How Anxiety and Stress Can Affect Your Fertility
Fight the effects of stress by signing up for things that relax you, like massages or yoga.
Anxiety really can impact your fertility. Here, an expert explains the connection—and how to help alleviate the effects.
Doctors have long suspected the link between anxiety and ovulation, and now science has proved it. In a new study, women with high levels of the enzyme alpha-amylase, a marker of stress, took 29 percent longer to get pregnant.
“Your body knows that periods of stress are not ideal times to be carrying and nourishing a growing baby,” says Anate Aelion Brauer, M.D., a reproductive endocrinologist and an assistant professor of obstetrics-gynecology at the New York University School of Medicine. (Related: Should You Get Your Fertility Tested Before Wanting to Have Kids?)
Fortunately, there are science-backed methods to help manage the effects of stress. Dr. Aelion Brauer shares three:
Relax Your Mind
“Stress hormones like cortisol can disrupt communication between the brain and the ovaries, leading to irregular ovulation and difficulty conceiving,” Dr. Aelion Brauer says.
But, of course, trying to conceive can incite a lot of anxiety. Her advice? Exercise moderately, like brisk walking, for one to five hours a week; take up a meditative practice like yoga; and if you want, try talk therapy to deal with your feelings. (Try this Yoga Meditation for a Clear Mind)
Be Aware of Bodily Stress
“Physical stressors like overdoing exercise or not eating enough can affect fertility as well,” Dr. Aelion Brauer says. When body fat is too low, the brain won’t produce hormones responsible for egg growth, estrogen production, and ovulation.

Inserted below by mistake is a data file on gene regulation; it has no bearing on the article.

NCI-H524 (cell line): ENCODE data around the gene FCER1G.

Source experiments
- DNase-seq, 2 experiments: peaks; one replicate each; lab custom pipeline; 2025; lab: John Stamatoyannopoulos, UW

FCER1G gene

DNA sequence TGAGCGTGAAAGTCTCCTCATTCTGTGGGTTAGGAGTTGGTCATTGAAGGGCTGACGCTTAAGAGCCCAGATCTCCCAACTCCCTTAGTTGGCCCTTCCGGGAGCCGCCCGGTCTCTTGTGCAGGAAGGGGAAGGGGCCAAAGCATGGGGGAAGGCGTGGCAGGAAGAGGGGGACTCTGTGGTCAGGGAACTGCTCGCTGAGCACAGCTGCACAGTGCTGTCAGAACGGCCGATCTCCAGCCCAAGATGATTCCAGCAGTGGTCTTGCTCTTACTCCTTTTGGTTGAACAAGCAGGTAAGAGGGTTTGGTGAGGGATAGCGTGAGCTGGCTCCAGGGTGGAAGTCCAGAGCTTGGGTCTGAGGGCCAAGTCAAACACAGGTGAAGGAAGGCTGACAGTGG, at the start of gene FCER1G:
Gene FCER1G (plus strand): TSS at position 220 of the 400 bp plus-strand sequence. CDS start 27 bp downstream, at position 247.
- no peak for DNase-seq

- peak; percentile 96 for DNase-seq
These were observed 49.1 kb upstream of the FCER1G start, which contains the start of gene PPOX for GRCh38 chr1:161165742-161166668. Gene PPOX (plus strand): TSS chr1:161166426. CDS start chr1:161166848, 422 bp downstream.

Everyone has a different threshold. But if your cycle becomes irregular— especially if it coincides with you spending more time in the gym or changing your diet—it’s a red flag, Dr. Aelion Brauer says. See a doctor, and rest and refuel until your period becomes normal again. (Related: The Ultimate List of High-Protein Foods You Should Eat Every Week)
Many women with fertility issues are trying acupuncture. “About 70 percent of my patients are also seeing an acupuncturist,” Dr. Aelion Brauer says. Research hasn’t clearly shown a direct effect on pregnancy outcomes, but studies have found that acupuncture can significantly reduce stress by calming the nervous system. (Interestingly enough, physical therapy may also increase fertility and help you get pregnant.)
“My view is, if it makes you relax and feel more in control of your body and fertility, then it’s worth trying,” Dr. Aelion Brauer says.
Shape Magazine, September 2019 issue